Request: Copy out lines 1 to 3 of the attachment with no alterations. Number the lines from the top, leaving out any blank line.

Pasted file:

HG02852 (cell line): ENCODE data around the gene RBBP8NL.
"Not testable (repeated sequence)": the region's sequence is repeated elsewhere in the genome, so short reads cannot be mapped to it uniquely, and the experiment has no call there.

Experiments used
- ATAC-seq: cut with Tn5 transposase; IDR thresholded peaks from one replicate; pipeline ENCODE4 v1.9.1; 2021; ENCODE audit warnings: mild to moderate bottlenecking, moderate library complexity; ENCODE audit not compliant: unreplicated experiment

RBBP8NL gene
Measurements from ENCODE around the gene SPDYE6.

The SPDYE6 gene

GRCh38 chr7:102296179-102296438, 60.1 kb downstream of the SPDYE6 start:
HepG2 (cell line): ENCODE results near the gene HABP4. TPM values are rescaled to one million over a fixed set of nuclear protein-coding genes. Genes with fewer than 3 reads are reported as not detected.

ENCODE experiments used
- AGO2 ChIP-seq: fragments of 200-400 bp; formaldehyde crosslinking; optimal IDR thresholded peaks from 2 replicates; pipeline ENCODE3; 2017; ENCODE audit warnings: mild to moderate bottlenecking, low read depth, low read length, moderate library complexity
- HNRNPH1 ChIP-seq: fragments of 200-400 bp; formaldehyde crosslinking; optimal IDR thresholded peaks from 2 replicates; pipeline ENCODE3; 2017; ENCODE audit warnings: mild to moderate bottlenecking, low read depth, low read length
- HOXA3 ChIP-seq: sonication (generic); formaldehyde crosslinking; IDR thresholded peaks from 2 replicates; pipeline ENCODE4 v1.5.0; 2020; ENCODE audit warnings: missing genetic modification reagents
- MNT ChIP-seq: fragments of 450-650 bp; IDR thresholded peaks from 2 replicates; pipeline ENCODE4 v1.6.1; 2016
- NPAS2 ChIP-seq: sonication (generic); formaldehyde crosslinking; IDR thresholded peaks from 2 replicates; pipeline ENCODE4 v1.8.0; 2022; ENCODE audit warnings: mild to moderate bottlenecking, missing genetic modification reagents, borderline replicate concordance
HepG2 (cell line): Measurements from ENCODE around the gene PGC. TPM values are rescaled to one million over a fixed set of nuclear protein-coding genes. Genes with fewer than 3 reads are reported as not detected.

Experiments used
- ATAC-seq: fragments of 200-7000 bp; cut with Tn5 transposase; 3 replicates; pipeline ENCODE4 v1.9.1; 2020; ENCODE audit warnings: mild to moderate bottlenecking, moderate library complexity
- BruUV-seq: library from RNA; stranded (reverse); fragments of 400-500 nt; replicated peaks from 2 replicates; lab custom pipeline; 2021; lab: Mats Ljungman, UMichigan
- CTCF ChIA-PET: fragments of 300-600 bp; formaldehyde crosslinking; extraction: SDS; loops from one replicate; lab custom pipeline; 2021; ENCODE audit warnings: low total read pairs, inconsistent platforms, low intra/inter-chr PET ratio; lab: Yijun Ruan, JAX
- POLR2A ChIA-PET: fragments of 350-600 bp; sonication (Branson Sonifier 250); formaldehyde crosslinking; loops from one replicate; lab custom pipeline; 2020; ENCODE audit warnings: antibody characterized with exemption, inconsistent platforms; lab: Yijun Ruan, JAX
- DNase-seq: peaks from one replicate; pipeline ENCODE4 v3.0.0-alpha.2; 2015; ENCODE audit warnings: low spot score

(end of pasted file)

HG02852 (cell line): ENCODE data around the gene RBBP8NL.
"Not testable (repeated sequence)": the region's sequence is repeated elsewhere in the genome, so short reads cannot be mapped to it uniquely, and the experiment has no call there.

Experiments used